Introduction to Clergy Housing and Ministry Tax Deductions

Taxes are confusing enough. Combine that with the stress of running a ministry, and things can become downright overwhelming. We put together this guide to help you avoid costly mistakes and have financial peace of mind. We have included at the bottom of this article a free tax organizer to help you track of your expenses. 

Parsonage Allowance

Many clergy members are paid with a designated clergy or minister "housing allowance" which is used to pay their real estate related expenses (i.e. interest, utilities, property taxes). However, other clergy members may opt to live in a parsonage that is owned by their churches.

For income tax calculation purposes, the minister may EXCLUDE from income tax the lower of

1) the actual amount spent on housing 
2) the amount designated by the employer or 
3) the rental value of the home. However, the clergy “housing allowance” is subject self-employment (Social Security) tax on form SE. The IRS regulations require that the governing body for your church designate the amount of the clergy housing allowance before it is paid to you. 

If you have made an election to opt out of Social Security or Self-Employment tax on Moral grounds  you would be exempted from self-employment taxes, You should speak with your tax advisor about maximizing your refund or minimizing your taxes by managing your clergy housing.

Communication Expenses

Toll calls that are made from your home that are related to business for the church can be deducted if the expenses are not reimbursed to you. To make sure that you are assured of a deduction, record these business calls on your monthly phone bill. When a communication device, such as a mobile phone, is used for both business and personal reasons, the equipment cost must be allocated as non-deductible personal use and deductible business use. Make sure that you keep your cell phone bills and make a note of all calls that were placed for business purposes.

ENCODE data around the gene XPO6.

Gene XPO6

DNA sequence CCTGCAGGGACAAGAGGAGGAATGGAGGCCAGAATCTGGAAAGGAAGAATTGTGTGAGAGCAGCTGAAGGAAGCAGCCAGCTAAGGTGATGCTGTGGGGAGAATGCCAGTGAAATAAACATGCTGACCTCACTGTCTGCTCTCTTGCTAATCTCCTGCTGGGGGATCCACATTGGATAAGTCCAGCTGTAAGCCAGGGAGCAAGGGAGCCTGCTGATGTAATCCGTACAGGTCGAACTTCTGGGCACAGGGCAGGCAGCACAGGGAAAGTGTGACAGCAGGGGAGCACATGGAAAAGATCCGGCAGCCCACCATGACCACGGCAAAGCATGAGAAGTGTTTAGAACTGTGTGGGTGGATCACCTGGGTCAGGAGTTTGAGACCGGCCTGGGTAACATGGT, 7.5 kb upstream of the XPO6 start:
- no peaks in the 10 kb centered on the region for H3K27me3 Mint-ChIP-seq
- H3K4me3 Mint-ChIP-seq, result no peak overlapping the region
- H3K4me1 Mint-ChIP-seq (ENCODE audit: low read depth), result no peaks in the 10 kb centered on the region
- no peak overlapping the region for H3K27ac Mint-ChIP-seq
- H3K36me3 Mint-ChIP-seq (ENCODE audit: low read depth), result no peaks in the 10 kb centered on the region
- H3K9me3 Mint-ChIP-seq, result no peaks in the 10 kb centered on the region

Auto Travel

Your auto expense is determined by the number of qualified business miles that you drive. Expenses for travel between business locations and transportation expenses from the church and temporary work locations (i.e. from a home to a nursing home for an ill parishioner) can be deducted. Commuting miles between home and the church are generally are not deductible.  If you are bi-vocational mileage from your first job to your second job are deductible.  Miles from the last job back home are considered commuting miles and are not deductible.

Make sure to record business miles in a calendar or record book including: 
(1) the date and business purposes of each trip that you take; 
(2) the location to which you traveled; 
(3) make a note of the number of business miles; and 
(4) make a note of the odometer reading for your car at the start and at the conclusion of the year.  

Generally it is more advantageous to use a mileage rate but you can also use your actual expenses by keeping all of the receipts for the maintenance and operation of your car, including gas, repairs, oil, and insurance, and any reimbursements that you may have received for these expenses.

Out-of-Town Travel

Expenses that are incurred when traveling away from "home" for one night or to District or Presbytery meetings or other work-related and continuing education trips can be deducted. Your home is typically considered to be the area or city in which you perform the majority of your work activities. Out-of-town expenses may include meals, transportation, meals, lodging, tips and other items such as laundry, valet, etc.

Make sure that you keep a record of these miles and travel expenses by recording the date, location, and business purpose for your trip. You should make a note of the business miles if you drove to the out-of-town destination. 

Additionally, you will want to maintain a clear record of your expenses that include public transportation, meals and lodging. Always maintain meals and lodging separately as a part of your records. Receipts should be maintained for every lodging expenditure. However, if there are business expenses that total less than $75, a receipt is not required if you make sure that you maintain this information in a diary. You should make sure that you keep track of the total amount of meal expenses even though only a small amount of the expenses may be deductible.

Continuing Education

Education expenses may be deductible if they meet one of these two conditions: (1) your employer requires that you undergo the training or additional education in order to maintain your current job or pay rate; or (2) the education helps you to maintain or improve your skills as a member of the clergy. The total costs of the courses that are undergone to meet the minimum requirements for a job, or that qualify you for a new trade or business, are not going to be deductible.

Equipment Purchases

Equipment purchases that include computers, pagers or telephone answering machines are indicated differently on your tax return than are general job-related supplies. Make sure that you maintain documentation for these items separately from ordinary expenses so that you can easily reference these items when it is time to prepare your return.

Download our free Organizer for Clergy.

Our staff will be happy to provide you with a personal consultation that will review your options and make sure that you are compliant with your foreign tax reporting.  Call us today at 855-5-tax911